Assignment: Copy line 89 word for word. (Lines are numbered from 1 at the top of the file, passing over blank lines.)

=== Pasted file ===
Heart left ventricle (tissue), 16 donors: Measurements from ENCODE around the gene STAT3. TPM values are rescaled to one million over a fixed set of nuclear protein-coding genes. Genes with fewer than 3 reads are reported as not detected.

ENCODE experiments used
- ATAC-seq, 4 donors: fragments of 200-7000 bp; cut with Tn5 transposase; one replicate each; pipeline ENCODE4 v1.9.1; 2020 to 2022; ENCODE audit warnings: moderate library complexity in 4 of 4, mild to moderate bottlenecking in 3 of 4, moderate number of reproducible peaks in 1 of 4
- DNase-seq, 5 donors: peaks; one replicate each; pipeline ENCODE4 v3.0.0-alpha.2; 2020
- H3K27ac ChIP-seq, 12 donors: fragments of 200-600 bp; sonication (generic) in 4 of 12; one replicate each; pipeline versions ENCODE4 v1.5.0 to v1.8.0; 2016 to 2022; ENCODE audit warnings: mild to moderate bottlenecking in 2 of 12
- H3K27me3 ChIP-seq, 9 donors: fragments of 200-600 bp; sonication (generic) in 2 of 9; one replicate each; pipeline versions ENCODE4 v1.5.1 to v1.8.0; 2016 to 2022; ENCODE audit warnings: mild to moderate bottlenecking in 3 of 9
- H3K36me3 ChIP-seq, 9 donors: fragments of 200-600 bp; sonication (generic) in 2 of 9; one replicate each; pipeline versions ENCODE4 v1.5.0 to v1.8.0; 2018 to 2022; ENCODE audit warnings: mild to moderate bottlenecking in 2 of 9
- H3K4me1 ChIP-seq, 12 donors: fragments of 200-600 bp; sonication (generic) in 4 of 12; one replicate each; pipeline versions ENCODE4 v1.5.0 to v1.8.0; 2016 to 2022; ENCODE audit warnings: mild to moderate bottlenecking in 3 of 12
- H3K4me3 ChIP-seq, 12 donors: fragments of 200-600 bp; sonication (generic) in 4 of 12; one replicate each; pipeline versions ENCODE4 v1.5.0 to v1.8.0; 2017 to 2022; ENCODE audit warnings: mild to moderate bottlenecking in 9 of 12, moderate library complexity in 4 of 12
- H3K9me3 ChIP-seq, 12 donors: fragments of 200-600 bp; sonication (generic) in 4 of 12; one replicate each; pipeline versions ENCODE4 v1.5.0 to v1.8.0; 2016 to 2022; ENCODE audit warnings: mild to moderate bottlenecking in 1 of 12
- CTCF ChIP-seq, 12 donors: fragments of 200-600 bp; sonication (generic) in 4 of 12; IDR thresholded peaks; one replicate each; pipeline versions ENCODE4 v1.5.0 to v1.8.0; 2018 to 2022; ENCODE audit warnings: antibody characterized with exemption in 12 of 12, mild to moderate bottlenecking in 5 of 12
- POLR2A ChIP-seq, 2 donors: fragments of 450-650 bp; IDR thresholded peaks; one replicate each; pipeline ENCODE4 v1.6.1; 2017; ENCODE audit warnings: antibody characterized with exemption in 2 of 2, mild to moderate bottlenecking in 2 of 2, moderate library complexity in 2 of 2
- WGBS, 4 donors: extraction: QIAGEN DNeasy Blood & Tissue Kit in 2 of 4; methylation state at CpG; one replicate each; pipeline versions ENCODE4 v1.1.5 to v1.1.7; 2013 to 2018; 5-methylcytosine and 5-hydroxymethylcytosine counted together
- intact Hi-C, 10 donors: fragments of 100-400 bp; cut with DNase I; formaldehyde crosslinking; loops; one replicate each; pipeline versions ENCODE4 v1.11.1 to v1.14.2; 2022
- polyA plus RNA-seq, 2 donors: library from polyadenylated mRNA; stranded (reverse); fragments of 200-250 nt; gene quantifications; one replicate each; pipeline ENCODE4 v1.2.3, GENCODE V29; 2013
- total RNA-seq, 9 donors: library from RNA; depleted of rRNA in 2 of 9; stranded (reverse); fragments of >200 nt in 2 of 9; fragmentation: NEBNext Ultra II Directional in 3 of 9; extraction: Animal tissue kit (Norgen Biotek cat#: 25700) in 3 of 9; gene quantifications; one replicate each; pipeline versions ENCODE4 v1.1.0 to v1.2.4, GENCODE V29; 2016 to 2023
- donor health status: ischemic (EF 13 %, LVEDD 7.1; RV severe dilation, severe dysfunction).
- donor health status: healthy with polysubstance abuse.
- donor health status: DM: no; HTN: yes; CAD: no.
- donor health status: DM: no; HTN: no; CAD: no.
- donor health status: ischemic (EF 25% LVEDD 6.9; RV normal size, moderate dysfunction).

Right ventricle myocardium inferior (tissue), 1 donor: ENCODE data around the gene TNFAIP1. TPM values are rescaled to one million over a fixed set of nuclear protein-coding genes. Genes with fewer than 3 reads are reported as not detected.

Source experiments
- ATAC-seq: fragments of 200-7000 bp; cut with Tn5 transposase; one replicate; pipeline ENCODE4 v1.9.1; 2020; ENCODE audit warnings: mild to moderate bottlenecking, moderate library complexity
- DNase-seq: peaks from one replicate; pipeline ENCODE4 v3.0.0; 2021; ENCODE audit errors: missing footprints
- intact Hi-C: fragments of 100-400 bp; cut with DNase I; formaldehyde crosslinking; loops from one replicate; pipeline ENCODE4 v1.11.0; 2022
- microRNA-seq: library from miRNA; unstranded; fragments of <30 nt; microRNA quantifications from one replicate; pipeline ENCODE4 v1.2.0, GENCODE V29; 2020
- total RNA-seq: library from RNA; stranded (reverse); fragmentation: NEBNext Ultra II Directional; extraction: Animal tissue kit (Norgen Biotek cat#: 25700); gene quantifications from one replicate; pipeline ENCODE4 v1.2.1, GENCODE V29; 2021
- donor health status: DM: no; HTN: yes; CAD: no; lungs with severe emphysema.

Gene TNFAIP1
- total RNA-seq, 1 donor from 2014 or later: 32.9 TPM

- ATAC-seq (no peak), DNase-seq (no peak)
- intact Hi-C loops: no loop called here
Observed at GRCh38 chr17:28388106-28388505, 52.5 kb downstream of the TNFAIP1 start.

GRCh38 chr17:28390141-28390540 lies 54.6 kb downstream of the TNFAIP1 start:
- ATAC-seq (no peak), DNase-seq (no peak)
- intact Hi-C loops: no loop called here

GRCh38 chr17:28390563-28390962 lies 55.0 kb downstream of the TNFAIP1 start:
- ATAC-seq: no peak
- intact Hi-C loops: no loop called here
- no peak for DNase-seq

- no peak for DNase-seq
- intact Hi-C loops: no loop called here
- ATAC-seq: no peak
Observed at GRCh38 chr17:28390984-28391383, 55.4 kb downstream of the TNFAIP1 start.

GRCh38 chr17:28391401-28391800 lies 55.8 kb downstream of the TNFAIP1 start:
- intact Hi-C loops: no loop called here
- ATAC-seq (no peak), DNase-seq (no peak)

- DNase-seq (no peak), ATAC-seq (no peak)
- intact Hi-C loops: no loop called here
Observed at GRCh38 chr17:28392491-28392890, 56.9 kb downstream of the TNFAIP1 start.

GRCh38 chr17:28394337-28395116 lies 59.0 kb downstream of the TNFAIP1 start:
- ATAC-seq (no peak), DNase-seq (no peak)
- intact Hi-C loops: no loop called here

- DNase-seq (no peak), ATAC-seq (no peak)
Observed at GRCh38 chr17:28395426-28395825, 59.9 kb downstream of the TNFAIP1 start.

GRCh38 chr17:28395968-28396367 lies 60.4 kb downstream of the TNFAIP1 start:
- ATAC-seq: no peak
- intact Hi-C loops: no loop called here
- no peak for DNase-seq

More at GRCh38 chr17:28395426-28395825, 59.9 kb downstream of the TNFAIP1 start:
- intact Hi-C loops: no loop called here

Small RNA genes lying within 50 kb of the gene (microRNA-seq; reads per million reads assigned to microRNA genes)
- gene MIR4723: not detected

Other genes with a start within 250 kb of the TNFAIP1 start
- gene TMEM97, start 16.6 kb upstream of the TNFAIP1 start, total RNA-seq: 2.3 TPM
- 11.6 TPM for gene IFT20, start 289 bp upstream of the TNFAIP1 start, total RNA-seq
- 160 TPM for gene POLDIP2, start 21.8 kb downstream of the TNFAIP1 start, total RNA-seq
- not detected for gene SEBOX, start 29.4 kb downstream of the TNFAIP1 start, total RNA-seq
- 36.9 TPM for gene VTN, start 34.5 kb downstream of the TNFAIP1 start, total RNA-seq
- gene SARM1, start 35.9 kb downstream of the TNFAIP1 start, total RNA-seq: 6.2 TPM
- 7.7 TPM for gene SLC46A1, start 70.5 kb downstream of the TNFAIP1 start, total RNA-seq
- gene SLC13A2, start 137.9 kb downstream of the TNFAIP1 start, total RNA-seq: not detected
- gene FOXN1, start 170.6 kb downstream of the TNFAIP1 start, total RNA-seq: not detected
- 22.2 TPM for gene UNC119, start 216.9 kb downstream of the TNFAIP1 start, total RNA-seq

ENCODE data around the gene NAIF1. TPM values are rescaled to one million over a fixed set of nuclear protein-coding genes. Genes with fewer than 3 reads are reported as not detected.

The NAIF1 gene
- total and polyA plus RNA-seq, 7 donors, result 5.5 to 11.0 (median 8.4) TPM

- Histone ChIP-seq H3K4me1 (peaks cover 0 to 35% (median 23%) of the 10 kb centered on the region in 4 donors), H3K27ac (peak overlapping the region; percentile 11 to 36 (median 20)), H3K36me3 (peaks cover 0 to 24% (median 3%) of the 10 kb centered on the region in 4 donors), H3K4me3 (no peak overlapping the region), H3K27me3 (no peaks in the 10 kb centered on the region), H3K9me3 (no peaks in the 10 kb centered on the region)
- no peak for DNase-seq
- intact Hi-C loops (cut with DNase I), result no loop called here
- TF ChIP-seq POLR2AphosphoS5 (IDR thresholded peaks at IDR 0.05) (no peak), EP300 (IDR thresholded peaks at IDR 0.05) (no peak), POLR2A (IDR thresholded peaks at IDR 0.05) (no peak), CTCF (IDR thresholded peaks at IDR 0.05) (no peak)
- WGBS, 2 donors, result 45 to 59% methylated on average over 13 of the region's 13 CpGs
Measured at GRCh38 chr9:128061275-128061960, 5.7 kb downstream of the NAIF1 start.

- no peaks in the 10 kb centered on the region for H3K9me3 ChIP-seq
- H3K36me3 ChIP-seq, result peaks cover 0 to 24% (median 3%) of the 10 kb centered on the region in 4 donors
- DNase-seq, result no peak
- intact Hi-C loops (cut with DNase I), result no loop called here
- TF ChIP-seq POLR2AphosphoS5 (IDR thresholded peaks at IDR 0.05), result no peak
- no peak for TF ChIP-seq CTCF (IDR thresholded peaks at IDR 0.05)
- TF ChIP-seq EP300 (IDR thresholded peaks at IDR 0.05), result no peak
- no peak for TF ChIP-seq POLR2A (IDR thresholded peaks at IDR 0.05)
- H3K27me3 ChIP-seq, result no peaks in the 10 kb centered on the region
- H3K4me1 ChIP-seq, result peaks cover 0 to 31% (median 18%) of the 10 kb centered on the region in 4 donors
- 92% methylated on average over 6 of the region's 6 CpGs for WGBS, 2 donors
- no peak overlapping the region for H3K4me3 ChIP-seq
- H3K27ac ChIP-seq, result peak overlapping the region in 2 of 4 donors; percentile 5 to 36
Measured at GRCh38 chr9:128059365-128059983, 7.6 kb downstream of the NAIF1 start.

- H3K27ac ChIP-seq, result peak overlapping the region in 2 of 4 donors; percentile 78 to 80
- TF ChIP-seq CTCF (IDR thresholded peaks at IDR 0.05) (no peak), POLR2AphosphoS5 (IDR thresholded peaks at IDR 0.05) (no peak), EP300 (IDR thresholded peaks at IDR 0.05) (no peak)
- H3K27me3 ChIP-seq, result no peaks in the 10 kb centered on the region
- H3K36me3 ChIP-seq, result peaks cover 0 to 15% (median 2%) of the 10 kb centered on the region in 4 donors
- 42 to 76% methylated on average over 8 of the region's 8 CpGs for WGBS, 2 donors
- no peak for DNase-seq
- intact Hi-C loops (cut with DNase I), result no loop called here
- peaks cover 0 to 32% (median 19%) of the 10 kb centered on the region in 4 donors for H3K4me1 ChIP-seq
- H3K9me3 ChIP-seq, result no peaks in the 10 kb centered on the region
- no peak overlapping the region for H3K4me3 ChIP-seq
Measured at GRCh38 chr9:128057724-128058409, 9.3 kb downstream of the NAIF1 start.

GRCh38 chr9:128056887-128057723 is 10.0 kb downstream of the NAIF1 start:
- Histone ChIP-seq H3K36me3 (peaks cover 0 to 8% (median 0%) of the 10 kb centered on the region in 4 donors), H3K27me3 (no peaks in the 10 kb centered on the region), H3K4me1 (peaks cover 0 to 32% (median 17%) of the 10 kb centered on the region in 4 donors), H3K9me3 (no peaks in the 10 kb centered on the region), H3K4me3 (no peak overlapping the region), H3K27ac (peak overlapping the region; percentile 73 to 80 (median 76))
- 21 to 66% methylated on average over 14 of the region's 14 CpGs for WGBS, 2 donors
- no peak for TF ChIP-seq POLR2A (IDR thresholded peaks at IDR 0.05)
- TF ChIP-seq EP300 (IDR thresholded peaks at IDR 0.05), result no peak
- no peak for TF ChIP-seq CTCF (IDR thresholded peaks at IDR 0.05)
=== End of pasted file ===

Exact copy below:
- TF ChIP-seq POLR2AphosphoS5 (IDR thresholded peaks at IDR 0.05), result no peak